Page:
It’s been a couple of years since my first experience of a Tesla, the Model S, which at the time absolutely blew me away and completely re-aligned my expectations for electric cars. With the Model X, Tesla have a product well placed in the ever-growing SUV market – but does the all-electric charm carry over? Time for MSF to take a closer look…
With the Model S, Tesla created what could conceivably be considered a conventional car with electric drive. For the Model X, they ripped up the rule book a little further and incorporated some novel design features which makes the Model X feel further separated from the cars typically seen on the roads today.
Starting at the front, the Model X has a drooping low nose which softly blends into the windscreen area. From there, the panoramic windscreen carries on over above the vehicles front two seats, creating a seamless and un-fussy front-end. Where a lot of manufacturers have been adding creases and edges to bodywork to spice up vehicle looks, Telsa have played the other hand and kept things relatively simple. Whilst some may argue the Model X is a little plain-looking, it’s hard to argue with the maths behind it – The Model X is the most aerodynamic SUV in production.
Moving back is where things get even more whacky and interesting. Where a traditional vehicle would have a second pair of outward opening doors, the Model X features a pair of wing-like ‘Falcon’ doors. Fully autonomised, these doors hinge from the vehicles spine, opening upwards and outwards in an arcing motion to create an enormous doorway for entry and exit. Use of the vehicles cameras and some clever computing ensures the doors never open into an obstacle – neat.
This large opening produced by the doors can be fully utilised thanks to the Model X’s ability to transport as many as seven occupants. Three seating configurations are on offer in total, with either a 3-wide connected seat or 2 single seats available in the central row, then a pair of optional folding seats in the very back. Impressively, the seats at the very back still come equipped with a pair of cup holders and electrical heating, adding a certain level of luxury. Leg room does get a little cramped when carrying 7 adults, but for short journeys it proved perfectly acceptable.
With the rear two seats folded away, the boot size is decent. Further storage in the back is afforded by a piece of removable floor – a perfect place to store charge cables etc when they’re not in use. Should this prove to be inadequate, there’s also the ‘frunk’ or front trunk. Utilising the space usually reserved for an engine, the compact electric motors allow a decent sized storage space to be created up front, ideal for shopping bags or hand luggage.
The Tesla Experience
Although Tesla’s have been on the roads for a good few years now, there’s still a certain level of curiosity and inquisitiveness which surrounds them. My time with the Tesla saw the car attract as much attention, if not more, than supercars carrying far larger price tags, with the relative new-ness of the technology on offer a major attraction for anyone with a car interest.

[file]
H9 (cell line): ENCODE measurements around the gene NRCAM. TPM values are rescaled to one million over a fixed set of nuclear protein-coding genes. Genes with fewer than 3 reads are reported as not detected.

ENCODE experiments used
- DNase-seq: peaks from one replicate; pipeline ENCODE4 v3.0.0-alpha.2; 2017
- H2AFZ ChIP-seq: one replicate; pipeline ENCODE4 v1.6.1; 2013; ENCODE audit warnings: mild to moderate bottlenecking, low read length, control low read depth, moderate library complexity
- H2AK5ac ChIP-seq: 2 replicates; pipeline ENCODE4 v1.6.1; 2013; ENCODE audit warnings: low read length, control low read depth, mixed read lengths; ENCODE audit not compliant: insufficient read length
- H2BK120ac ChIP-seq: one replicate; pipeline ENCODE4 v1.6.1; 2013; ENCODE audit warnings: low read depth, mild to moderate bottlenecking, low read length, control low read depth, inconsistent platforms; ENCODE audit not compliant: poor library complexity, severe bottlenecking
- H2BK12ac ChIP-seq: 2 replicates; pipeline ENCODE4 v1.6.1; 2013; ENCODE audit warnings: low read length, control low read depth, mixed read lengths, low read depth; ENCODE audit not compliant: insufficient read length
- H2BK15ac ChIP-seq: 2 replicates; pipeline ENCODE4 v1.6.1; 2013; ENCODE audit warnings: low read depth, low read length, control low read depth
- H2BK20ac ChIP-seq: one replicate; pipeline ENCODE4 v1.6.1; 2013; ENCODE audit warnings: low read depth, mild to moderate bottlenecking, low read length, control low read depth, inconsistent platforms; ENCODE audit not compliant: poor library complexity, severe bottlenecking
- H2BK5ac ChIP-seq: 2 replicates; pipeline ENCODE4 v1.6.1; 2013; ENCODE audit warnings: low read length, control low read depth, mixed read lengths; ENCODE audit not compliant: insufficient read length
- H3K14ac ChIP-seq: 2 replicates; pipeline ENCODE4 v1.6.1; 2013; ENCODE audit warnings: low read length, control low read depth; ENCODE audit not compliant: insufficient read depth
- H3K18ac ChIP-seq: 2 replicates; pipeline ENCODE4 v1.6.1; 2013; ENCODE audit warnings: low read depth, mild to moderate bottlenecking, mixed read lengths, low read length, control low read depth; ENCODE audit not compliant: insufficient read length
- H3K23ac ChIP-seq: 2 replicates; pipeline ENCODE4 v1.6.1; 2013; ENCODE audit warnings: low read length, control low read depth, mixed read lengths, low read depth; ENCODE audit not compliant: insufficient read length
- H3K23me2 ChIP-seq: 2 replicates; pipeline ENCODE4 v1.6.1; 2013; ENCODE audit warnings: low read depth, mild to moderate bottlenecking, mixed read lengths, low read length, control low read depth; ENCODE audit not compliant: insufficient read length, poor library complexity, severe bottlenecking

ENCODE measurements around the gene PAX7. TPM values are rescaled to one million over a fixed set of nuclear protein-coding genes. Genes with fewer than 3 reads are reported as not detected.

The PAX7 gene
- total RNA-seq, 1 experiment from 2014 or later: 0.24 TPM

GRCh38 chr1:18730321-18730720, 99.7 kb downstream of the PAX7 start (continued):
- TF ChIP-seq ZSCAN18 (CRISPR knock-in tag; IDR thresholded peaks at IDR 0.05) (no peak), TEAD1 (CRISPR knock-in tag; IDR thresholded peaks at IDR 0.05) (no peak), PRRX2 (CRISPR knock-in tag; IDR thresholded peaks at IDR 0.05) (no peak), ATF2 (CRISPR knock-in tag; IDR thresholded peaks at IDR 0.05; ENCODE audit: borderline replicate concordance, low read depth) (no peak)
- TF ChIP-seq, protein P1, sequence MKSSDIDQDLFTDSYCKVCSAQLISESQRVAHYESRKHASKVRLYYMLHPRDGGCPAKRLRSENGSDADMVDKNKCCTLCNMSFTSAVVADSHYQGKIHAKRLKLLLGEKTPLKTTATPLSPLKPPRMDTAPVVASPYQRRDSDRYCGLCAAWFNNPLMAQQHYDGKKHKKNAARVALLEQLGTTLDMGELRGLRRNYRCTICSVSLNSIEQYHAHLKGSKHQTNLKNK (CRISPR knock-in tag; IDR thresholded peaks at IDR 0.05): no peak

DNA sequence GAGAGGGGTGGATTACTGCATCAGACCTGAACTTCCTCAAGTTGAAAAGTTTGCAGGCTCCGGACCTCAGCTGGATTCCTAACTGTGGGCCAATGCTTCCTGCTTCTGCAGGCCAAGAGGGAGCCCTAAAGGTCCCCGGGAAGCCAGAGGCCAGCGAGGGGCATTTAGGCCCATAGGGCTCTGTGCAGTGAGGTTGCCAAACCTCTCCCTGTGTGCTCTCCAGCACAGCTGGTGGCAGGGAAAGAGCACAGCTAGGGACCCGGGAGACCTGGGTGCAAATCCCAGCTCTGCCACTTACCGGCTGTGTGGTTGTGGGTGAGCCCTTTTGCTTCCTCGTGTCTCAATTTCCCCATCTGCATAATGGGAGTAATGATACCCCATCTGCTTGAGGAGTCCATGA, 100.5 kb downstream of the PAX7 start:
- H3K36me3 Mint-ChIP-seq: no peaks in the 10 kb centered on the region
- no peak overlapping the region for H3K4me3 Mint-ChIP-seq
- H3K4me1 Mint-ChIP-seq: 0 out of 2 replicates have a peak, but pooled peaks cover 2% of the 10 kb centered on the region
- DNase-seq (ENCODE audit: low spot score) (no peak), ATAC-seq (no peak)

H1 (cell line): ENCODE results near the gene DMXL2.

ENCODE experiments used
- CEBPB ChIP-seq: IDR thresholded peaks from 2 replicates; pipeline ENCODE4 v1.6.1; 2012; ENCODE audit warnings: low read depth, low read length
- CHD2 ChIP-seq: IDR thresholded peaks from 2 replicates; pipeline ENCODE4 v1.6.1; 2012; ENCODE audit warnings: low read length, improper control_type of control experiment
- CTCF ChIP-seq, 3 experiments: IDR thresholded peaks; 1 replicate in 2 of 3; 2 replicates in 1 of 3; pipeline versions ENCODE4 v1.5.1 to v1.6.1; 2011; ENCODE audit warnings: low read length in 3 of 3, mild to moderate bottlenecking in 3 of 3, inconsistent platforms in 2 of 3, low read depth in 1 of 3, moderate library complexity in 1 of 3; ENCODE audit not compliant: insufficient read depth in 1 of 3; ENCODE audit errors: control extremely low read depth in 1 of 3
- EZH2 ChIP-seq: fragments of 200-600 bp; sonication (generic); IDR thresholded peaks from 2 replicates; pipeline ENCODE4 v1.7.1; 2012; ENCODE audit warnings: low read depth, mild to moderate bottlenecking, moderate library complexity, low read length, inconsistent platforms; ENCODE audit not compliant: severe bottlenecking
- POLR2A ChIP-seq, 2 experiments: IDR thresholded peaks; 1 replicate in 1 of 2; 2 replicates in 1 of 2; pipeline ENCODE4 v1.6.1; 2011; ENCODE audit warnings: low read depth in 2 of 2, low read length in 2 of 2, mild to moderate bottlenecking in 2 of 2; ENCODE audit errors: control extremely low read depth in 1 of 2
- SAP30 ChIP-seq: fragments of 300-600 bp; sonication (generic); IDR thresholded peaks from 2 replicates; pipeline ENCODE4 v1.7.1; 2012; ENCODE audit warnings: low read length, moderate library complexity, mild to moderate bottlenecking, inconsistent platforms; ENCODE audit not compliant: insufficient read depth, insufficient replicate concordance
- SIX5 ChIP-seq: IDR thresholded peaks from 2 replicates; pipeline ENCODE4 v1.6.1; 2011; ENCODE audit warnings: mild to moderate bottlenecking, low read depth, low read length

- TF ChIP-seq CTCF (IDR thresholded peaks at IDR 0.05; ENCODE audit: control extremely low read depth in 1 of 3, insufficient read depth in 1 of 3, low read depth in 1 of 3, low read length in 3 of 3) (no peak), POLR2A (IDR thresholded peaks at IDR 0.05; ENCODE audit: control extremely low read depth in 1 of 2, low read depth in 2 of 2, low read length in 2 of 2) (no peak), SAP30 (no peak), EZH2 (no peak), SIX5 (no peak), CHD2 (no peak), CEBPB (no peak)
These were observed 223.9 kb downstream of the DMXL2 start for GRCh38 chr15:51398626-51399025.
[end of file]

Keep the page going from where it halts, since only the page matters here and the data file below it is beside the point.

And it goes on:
The Tesla’s ability to draw crowds is further amplified by its built-in party mode. A range of different ‘easter eggs’ can be unlocked with codes, which grant the car new features – all are there purely as a bit of amusement, but it’s a beautifully fun way for Tesla to show off their technical prowess. There’s a fair selection to choose from, including a fart mode and James Bond mode, but the party mode is by far the most impressive. The car operates through a full ‘dance’ routine, with all the doors, lights and even wing mirrors animating whilst the stereo blasts out ‘Wizards in Winter’.
Although the tech on board may be great for producing party tricks, it’s equally as impressive when used for its intended purpose. The large, central touchscreen is still just as fabulous as it was when I first sampled a Tesla a few years ago, with a fantastic fluidity to animations and an ease of use rivals should be very wary of.
Further display real-estate is granted by a fully-digitalised instrument cluster, which is again remarkably simple and easy to adjust, use and get the most from. A 17-speaker sound system rounds off the infotainment side of things, offering plenty of clarity and volume to fill the large cabin.
What a large cabin it is too. With no bulky engine to package in the front of the vehicle, the cabin feels fantastically open and airy. There’s plenty of space around occupants, with generous cubby holes and storage compartments on offer. The combination of arcing windscreen, low bonnet line and glass topped falcon doors create an un-matched level of visibility – perfect for viewing the road ahead of watching the world pass by.
Tesla have grown incredibly quickly to the company they are today, with the most notable shortcoming in their offerings seeming to be build quality issues reported in the wider press. Being critical of the Model X on test, whilst no major faults could be found, the interior certainly didn’t feel as robust as competitors and a few squeaks could be heard in moving joints – there’s certainly a little way to go before BMW or Audi levels of refinement are met.